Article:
Despite the need for an expeditious demarcation of the Line of Actual Control, the Sino-Indian boundary talks seem to be continuing endlessly and the momentum of the talks itself seems to have flagged. China continues to refuse to exchange maps of its existing position in Aksai Chin, despite Indian readiness to go ahead with its own, thereby keeping the settlement of the boundary dispute in abeyance for a more 'opportune' moment. China apparently wants major territorial concessions on Tawang in Arunachal Pradesh which India seems to be in no position to offer. As a consequence, a breakthrough on this issue seems to be the key to the larger boundary settlement. China has adopted shifting positions on the border issue, time and again enunciating new principles but not explaining them. This deliberate opacity and springing surprises are typical of Chinese negotiating tactics to keep the interlocutor in a perpetual state of uncertainty, even as the façade of negotiations continues.

The real problem, however, is that India has no real bargaining leverage vis-à-vis China and negotiations rarely succeed in the absence of leverage. India, moreover, is not making any serious effort to get any economic, diplomatic or military leverage vis-à-vis its neighbourhood dragon.

India has few incentives to offer or pressures to apply that its neighbourhood dragon will find either too tempting or frightening to ignore. India seems to have lost the battle over Tibet to China, despite the fact that Tibet constitutes China's only truly fundamental vulnerability vis-à-vis India. India has failed to limit China's military use of Tibet despite its great implications for Indian security, even as Tibet has become a platform for the projection of Chinese military power.

Not only has China pumped in infrastructural investments in developing roads, railways, airfields, hydroelectric and geothermal stations, leading to a huge influx of Han Chinese in Tibet, it is also rapidly expanding the logistical capabilities of its armed forces in Tibet. India's tacit support to Dalai Lama's government-in-exile has failed to have much of an impact either on China or on the international community. Even Dalai Lama has given up his dream of an independent Tibet and is ready to talk to the Chinese as he realises that in a few years Tibet might get overwhelmed with the Han population and Tibetans themselves might become a minority.

Encouraged by the growing isolation of Tibetans, the Chinese government now seems to have little interest in a genuine dialogue with the Dalai Lama. The Dalai Lama now concedes that his drive to secure autonomy for Tibet through negotiations with the Chinese government had failed, thereby strengthening the hand of younger Tibetans who have long agitated for a more radical approach and who have demanded independence.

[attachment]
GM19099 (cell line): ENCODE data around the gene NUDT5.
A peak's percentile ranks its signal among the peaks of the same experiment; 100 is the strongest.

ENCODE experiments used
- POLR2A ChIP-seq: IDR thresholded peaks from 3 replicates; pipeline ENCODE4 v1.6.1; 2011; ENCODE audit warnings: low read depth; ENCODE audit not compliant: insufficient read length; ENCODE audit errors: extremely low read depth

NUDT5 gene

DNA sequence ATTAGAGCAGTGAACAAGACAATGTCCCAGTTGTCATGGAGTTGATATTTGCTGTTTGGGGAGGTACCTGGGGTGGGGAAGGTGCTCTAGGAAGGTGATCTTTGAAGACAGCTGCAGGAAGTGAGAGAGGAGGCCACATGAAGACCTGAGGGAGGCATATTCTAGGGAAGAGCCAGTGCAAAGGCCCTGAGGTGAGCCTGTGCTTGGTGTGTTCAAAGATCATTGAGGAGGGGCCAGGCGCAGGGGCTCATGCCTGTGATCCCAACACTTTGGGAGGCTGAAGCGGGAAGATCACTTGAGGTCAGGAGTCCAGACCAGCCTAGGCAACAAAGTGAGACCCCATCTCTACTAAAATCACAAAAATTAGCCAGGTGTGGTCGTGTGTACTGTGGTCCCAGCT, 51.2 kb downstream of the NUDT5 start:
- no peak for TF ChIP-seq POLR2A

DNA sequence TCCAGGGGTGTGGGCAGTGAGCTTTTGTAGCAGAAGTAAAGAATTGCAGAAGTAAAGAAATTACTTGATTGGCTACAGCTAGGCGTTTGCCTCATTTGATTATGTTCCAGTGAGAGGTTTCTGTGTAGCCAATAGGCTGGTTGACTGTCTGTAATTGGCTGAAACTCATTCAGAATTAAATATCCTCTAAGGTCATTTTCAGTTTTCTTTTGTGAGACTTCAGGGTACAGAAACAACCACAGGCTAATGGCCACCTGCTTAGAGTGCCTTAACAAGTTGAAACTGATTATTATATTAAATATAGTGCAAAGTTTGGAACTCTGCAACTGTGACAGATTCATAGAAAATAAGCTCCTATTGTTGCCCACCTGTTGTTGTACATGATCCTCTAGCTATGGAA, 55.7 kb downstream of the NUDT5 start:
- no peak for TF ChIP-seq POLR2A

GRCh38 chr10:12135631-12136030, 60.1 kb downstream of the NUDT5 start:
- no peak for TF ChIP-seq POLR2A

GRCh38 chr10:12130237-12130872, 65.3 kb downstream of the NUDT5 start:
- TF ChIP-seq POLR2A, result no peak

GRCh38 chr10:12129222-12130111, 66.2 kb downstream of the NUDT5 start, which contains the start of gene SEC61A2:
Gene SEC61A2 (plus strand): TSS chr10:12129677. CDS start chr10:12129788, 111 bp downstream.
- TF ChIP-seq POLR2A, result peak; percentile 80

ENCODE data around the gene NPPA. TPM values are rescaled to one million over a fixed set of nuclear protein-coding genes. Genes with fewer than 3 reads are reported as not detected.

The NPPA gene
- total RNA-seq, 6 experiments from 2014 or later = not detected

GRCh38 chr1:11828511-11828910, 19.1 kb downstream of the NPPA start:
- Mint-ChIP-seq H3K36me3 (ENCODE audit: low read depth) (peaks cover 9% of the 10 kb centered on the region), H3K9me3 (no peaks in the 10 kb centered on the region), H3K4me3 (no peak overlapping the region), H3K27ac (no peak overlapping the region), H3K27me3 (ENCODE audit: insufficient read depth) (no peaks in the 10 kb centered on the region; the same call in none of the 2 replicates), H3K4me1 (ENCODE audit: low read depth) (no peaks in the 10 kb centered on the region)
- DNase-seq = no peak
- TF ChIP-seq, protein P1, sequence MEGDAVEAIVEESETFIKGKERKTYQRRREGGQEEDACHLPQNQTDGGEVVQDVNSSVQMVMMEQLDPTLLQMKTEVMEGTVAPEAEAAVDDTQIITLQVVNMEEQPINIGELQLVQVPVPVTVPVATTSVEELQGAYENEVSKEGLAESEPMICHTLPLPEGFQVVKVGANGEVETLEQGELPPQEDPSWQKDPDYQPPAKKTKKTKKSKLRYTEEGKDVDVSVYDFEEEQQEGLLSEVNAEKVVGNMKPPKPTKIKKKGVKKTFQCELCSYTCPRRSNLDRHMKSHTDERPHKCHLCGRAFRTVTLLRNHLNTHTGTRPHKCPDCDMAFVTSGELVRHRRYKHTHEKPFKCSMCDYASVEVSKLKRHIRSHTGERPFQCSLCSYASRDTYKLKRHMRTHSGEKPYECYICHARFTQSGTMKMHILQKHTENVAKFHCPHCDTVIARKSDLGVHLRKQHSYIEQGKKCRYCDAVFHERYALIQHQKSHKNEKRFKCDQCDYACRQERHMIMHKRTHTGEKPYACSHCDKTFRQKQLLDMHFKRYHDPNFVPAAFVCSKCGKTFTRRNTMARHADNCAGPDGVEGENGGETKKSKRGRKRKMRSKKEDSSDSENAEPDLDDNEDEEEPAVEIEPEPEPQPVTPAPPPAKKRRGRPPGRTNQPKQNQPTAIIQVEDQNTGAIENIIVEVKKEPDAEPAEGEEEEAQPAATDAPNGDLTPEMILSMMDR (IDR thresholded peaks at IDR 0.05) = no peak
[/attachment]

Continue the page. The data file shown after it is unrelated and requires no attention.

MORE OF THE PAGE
It is a possibility that recent turmoil among the Tibetans in China may be hardening Chinese perceptions vis-à-vis India. During the last visit of the Indian foreign minister to China, the Chinese government reportedly raised objections to the media prominence being given to the Dalai Lama and his supporters in India. Though Indian government can do little about how India media treats the Tibetan cause, it will inevitably impact upon Sino-Indian ties. This despite the fact that the Indian government has not been able to summon enough self-confidence to even allow peaceful protests by the Tibetans and forcefully condemn Chinese physical assaults on its Tibetan minority and verbal assaults on the Dalai Lama.

China also seems to be concerned about Indian foreign policy becoming proactive in recent years and being able to play the same balance of power game which the Chinese are masters of. India's growing closeness to the US and the idea that democratic states in the Asia-Pacific such as India, Japan, Australia and the US should work together to counter common threats is generating a strong negative reaction in Beijing.

Whatever the cause, the recent hardening of positions on both sides does not augur well for regional stability in Asia. Sino-Indian ties will, in all likelihood, determine the course of global politics in the coming years. The consequences of this development, however, remain far from clear. Pranab Mukherjee was right when he suggested in Beijing sometime back that India-China relations will be one of the more significant factors that will determine the course of human history in the 21st century. If the present indications are anything to go by, human history is in for some tough times ahead.

The writer teaches at King's College London.

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Harsh V Pant